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Have fun written in Braille

Find 2-Stud Bricks

10 min1 participant

Tactually exploration of bricks to locate, compare, sort, organize each by feeling and counting the number of studs.

Let's play!

  1. Pick a random brick from the bag.

  2. If it is a 2-stud bricks, attach it the to the base plate.

  3. If not, place it inside the bowl.

How to prepare

  • 1 base plate

  • 6 bricks with only 2 studs (e.g. “B”, “C”, “E”, “I”, “K”)

  • 6 bricks with greater or less than 2 studs

  • 1 bowl

  • 1 bag

Hide the 12 bricks in the bag.

Facilitation tips

  • Make sure the child uses both his hands during the activity: they need to practice two-hand movements as good bilateral coordination is essential for braille reading.

  • Encourage light tactile exploration of the bricks. You can say: “You will feel much better the stud if you caress them than if you crush your finger on it”.

  • Choose an easier preparation mode: use another bowl instead of the bag, place all the bricks on the base plate at the beginning (no bag, just 1 bowl).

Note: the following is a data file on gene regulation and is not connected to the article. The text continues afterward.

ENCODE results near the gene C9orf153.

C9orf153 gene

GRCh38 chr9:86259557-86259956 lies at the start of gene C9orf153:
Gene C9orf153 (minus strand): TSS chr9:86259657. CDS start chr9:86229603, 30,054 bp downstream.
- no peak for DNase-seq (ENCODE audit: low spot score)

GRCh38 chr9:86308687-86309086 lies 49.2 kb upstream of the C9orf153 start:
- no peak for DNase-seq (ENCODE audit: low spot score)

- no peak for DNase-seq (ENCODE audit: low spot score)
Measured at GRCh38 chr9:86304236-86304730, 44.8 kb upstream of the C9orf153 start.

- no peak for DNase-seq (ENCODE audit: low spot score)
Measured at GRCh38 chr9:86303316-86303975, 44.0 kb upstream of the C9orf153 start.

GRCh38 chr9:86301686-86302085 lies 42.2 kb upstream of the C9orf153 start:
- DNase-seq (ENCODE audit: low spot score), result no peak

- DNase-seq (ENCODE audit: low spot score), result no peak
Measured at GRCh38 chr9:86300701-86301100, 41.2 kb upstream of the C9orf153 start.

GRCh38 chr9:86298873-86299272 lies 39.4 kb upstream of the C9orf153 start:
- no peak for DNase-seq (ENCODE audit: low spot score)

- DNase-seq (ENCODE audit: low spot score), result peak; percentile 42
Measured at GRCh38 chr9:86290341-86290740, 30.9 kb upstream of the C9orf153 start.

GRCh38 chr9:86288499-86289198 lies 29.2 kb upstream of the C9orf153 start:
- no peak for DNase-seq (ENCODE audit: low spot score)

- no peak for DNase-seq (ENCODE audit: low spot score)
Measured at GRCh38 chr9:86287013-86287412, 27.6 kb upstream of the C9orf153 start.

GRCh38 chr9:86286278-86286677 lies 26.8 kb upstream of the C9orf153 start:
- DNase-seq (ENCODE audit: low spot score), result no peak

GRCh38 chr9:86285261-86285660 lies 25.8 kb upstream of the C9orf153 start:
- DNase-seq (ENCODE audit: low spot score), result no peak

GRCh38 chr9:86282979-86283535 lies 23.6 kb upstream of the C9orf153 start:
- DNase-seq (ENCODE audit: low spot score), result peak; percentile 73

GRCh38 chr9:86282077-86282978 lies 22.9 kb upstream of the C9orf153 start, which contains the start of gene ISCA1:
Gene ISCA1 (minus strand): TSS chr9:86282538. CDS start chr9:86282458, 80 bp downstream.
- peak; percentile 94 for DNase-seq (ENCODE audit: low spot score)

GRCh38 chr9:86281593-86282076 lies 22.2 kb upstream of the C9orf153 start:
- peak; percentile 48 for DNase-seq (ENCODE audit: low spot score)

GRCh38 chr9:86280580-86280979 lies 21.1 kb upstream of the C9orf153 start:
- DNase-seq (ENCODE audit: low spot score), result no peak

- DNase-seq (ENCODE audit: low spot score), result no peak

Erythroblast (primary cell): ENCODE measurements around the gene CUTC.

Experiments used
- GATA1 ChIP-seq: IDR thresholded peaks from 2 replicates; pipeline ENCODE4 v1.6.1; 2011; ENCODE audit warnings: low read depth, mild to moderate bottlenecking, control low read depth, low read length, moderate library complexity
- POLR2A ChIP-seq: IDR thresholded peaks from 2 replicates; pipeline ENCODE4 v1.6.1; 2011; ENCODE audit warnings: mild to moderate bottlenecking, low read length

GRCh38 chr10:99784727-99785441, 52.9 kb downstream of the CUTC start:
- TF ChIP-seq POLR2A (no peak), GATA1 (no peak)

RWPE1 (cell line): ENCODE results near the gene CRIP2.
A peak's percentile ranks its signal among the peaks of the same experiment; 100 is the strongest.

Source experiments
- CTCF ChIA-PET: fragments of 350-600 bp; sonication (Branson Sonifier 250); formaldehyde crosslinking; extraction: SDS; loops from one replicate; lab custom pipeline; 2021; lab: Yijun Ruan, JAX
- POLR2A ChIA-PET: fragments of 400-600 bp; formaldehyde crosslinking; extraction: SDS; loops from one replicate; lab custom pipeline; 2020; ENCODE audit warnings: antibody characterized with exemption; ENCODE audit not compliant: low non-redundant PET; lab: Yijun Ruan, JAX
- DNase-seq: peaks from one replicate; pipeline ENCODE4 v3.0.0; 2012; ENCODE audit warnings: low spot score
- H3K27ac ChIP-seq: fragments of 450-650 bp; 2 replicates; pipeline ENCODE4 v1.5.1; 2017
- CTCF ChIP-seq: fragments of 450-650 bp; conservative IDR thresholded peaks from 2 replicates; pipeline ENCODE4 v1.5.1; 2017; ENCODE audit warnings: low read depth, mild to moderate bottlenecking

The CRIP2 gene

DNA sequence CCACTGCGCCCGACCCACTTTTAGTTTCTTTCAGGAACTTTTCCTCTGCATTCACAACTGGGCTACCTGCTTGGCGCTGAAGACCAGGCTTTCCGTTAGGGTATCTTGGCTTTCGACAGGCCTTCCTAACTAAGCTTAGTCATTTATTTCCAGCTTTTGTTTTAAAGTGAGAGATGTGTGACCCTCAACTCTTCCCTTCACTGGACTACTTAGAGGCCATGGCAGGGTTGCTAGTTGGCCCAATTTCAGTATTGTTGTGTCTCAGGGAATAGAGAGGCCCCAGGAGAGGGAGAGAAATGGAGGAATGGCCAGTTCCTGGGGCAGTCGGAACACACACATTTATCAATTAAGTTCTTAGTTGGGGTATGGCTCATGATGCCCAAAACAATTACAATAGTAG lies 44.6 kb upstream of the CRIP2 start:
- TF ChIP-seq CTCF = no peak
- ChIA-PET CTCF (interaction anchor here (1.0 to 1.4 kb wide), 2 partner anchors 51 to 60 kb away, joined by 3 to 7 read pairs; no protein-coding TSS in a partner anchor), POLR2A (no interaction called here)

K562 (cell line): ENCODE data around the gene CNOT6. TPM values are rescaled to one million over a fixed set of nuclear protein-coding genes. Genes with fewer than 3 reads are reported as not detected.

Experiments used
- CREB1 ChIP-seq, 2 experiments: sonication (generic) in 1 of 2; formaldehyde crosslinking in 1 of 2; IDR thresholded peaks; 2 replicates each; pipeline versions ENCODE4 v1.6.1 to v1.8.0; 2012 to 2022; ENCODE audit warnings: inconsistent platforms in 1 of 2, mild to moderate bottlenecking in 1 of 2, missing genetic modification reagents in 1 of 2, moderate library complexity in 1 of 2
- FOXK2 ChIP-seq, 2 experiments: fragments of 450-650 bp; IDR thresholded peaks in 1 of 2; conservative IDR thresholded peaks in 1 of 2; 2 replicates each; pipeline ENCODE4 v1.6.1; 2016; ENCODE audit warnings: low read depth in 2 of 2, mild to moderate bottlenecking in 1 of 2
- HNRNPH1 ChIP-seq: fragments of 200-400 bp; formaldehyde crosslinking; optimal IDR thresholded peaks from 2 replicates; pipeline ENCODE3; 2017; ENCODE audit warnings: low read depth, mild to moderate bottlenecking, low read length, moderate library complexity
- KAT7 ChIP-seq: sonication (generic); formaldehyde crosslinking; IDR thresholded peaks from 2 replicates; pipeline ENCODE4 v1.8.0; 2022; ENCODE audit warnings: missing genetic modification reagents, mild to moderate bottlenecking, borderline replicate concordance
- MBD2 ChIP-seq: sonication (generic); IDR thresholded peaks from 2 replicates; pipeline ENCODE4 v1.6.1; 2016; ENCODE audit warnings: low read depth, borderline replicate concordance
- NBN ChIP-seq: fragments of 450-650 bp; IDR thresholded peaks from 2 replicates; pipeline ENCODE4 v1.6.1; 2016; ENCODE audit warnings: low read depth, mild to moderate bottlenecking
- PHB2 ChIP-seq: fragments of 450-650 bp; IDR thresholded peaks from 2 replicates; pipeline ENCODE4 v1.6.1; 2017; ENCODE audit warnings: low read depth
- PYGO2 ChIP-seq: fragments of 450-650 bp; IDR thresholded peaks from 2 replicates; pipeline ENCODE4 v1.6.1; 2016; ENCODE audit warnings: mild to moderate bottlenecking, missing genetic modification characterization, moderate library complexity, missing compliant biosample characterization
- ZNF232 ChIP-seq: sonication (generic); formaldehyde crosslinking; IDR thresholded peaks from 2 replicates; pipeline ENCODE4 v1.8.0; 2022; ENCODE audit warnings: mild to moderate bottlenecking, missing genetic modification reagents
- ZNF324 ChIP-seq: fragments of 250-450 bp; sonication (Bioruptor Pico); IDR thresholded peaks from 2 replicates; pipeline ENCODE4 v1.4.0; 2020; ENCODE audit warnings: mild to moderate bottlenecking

Possible variations

  • Change the number of studs on the bricks.

  • Repeat the activity selecting 2 and 3-stud bricks.

  • Add more bricks with greater or less than 2 studs in the bag.

  • Peer play: take in turns, search the bag for a brick with a specific number of studs. If it’s correct, attach it to the base plate. 

Download & print

  • Download in .docx

Children will develop these holistic skills

cognitive skills

  • Use numbers to count, organize, locate, compare

creative skills

  • Reproduce, assemble, organize, link graphic patterns and then create new ones

physical skills

  • Locate objects by touch: intentionally search for an object
  • Explore and discriminate to get information about the tactual properties of an object (by moving hands or by moving the object)
  • Locate objects by touch

Did you know?

  • To read in braille with efficiency, it is important to have a light touch: the sensory cells of the fingertip should not be crushed in order to get the best results. 

  • Children can practice spatial skills through playful activities, including block building, puzzle games and playing with materials of all kinds of shapes and sizes, and benefit from adults joining and supporting their play.

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